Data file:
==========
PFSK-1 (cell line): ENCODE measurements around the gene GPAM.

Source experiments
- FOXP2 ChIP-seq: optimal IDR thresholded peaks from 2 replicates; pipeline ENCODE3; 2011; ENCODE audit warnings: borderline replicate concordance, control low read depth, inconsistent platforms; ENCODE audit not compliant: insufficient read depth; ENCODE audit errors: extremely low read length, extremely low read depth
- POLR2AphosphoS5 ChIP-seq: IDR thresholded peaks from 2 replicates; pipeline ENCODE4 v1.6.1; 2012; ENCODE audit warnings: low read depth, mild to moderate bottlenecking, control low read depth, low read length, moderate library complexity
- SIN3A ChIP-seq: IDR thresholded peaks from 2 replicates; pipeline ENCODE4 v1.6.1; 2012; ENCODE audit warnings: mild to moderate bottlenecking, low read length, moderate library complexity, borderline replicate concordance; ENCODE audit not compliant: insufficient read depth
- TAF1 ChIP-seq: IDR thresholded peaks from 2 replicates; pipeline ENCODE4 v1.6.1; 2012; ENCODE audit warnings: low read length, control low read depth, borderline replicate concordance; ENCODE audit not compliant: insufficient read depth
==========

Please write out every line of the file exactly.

PFSK-1 (cell line): ENCODE measurements around the gene GPAM.

Source experiments
- FOXP2 ChIP-seq: optimal IDR thresholded peaks from 2 replicates; pipeline ENCODE3; 2011; ENCODE audit warnings: borderline replicate concordance, control low read depth, inconsistent platforms; ENCODE audit not compliant: insufficient read depth; ENCODE audit errors: extremely low read length, extremely low read depth
- POLR2AphosphoS5 ChIP-seq: IDR thresholded peaks from 2 replicates; pipeline ENCODE4 v1.6.1; 2012; ENCODE audit warnings: low read depth, mild to moderate bottlenecking, control low read depth, low read length, moderate library complexity
- SIN3A ChIP-seq: IDR thresholded peaks from 2 replicates; pipeline ENCODE4 v1.6.1; 2012; ENCODE audit warnings: mild to moderate bottlenecking, low read length, moderate library complexity, borderline replicate concordance; ENCODE audit not compliant: insufficient read depth
- TAF1 ChIP-seq: IDR thresholded peaks from 2 replicates; pipeline ENCODE4 v1.6.1; 2012; ENCODE audit warnings: low read length, control low read depth, borderline replicate concordance; ENCODE audit not compliant: insufficient read depth